Xbox Adaptive Controller
|Type||Video game controller|
|Release date||September 4, 2018|
|Platform||Windows, Xbox One|
The Xbox Adaptive Controller is a video game controller designed by Microsoft for Windows PCs and the Xbox One video game console. The controller was designed for people with disabilities to help make user input for video games more accessible.
In 2015, a team of engineers at Microsoft's Xbox and gaming division, began working on a prototype controller to help improve accessibility for video game input. The device was designed and refined during several internal hackathon events where they built a controller that could use third-party accessories familiar to disabled gamers. In 2017, Microsoft decided to turn the prototype into a product and began collaborating with accessory manufacturers and nonprofit groups in the gaming accessibility field such as SpecialEffect, Warfighter Engaged, and The AbleGamers Foundation. The gaming division also collaborated with a disabled gamer known as, Randy "N0M4D" Fitzgerald.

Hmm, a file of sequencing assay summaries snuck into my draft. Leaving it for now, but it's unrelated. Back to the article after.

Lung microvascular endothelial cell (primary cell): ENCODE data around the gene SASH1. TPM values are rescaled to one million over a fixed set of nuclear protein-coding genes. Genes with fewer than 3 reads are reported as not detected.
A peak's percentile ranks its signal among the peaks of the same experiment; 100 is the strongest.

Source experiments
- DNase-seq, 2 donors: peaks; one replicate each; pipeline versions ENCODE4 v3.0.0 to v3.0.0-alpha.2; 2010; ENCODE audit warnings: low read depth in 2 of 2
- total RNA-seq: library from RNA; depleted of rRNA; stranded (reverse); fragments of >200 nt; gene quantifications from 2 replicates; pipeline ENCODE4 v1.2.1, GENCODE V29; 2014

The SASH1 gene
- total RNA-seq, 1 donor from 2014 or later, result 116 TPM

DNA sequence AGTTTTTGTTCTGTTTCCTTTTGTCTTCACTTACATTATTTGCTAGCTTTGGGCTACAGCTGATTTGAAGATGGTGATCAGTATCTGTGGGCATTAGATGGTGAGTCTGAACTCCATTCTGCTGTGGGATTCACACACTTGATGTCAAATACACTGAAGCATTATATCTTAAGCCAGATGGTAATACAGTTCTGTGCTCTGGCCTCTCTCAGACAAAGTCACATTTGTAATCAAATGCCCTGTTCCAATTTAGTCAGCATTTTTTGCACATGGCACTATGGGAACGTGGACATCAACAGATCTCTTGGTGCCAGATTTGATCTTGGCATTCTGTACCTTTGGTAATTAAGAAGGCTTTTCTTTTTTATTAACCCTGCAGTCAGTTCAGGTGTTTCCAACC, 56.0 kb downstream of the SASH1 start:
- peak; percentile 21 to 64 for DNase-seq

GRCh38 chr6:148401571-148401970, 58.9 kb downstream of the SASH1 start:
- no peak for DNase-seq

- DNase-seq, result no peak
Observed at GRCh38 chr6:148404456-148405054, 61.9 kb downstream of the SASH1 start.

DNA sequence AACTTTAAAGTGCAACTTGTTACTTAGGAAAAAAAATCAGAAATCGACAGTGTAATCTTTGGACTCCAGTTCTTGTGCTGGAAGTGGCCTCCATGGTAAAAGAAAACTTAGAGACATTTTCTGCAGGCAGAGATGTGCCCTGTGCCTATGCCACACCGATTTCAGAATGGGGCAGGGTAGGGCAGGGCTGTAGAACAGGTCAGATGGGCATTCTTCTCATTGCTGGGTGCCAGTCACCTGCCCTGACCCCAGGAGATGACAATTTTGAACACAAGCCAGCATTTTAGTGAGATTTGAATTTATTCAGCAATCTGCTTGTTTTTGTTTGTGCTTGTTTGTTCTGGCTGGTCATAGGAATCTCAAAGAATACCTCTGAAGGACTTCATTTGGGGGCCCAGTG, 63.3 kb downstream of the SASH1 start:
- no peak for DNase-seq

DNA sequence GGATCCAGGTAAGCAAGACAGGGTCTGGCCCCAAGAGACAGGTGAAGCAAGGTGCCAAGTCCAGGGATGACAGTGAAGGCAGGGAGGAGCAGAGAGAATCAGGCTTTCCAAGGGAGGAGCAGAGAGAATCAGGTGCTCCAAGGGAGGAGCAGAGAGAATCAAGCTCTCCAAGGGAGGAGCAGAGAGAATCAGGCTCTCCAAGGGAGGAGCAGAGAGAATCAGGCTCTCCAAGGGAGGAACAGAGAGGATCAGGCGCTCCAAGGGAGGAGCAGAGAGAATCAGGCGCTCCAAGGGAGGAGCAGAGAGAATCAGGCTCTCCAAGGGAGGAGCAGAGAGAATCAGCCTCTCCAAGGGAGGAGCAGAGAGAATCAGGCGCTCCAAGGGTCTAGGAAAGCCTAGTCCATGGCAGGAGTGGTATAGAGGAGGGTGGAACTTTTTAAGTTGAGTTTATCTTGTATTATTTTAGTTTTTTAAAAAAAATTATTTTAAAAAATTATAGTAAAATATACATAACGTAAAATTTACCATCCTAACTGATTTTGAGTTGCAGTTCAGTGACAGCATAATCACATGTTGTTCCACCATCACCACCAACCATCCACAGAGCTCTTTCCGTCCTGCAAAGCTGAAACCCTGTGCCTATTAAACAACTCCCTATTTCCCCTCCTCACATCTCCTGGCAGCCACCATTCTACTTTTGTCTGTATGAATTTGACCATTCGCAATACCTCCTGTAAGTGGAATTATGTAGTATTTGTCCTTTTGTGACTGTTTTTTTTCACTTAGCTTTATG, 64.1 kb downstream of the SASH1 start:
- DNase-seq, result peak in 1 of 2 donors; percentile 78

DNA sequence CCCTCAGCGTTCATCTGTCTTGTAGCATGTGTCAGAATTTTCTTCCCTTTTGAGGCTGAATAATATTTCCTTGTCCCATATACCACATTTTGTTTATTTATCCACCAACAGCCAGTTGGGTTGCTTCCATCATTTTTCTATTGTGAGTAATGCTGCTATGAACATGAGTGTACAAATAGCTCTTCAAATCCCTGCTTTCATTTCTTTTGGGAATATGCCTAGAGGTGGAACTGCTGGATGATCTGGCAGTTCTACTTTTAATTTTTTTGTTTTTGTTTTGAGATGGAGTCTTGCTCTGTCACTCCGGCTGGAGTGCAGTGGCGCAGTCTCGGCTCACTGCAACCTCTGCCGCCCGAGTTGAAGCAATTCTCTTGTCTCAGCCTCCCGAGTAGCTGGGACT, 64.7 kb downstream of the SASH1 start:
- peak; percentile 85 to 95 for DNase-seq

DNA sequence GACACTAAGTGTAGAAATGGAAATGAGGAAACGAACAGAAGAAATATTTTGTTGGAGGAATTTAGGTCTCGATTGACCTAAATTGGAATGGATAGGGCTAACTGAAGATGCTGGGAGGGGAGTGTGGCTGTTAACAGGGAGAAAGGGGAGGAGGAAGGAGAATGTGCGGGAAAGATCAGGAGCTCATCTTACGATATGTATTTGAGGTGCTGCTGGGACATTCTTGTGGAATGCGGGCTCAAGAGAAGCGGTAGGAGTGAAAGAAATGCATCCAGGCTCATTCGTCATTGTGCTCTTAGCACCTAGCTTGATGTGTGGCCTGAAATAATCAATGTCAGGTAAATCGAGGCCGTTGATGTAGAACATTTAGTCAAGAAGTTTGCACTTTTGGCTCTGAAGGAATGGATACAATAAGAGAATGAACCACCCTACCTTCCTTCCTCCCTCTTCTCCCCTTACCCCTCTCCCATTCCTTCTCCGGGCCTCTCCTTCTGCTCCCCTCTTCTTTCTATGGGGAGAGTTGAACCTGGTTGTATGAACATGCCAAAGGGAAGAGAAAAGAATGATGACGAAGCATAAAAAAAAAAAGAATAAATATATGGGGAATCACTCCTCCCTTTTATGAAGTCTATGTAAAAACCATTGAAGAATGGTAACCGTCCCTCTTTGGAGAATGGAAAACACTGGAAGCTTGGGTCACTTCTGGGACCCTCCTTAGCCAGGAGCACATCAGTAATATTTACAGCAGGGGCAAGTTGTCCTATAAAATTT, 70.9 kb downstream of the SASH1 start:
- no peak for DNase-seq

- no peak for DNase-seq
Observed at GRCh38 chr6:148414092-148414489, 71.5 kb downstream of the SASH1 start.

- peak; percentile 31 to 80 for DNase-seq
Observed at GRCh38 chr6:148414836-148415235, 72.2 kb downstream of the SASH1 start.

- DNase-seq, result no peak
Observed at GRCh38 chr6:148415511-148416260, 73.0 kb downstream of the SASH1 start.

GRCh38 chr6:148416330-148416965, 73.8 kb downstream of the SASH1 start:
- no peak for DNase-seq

The Xbox Adaptive Controller has a slim rectangular frame that is about a foot in length. The face of the controller has two large, domed buttons that can be mapped to any function using the Xbox Accessories app. The face also includes a large D-pad, menu button, view button, and the Xbox home button that are featured on a standard Xbox One controller. The controller features USB ports on either side that are used to connect devices that map to analog stick functions. The back of the frame has nineteen 3.5 mm jacks that allow multiple assistive input devices to be connected; each jack corresponds to a different button, trigger, bumper or D-pad function on the standard Xbox One controller. The Xbox Adaptive Controller supports Windows 10 and Xbox One devices and is compatible with every game at a system level.
According to Phil Spencer, the Adaptive Controller is not hardware-locked to Xbox, and was developed with the intention to be used with any gaming platform, with Microsoft opening dialogue with Valve, Nintendo and Sony towards this effort.
In November 2018, Microsoft released a holiday-themed television commercial entitled "Reindeer Games" to promote the controller, featuring a group of children racing to another child's home to witness him play a game with the Adaptive Controller. The commercial starred Owen Sirmons, a 9-year-old child with Escobar syndrome. A second commercial entitled "We All Win" was broadcast during Super Bowl LIII, which featured testimonials from Owen and his family on the positive impact of the device.
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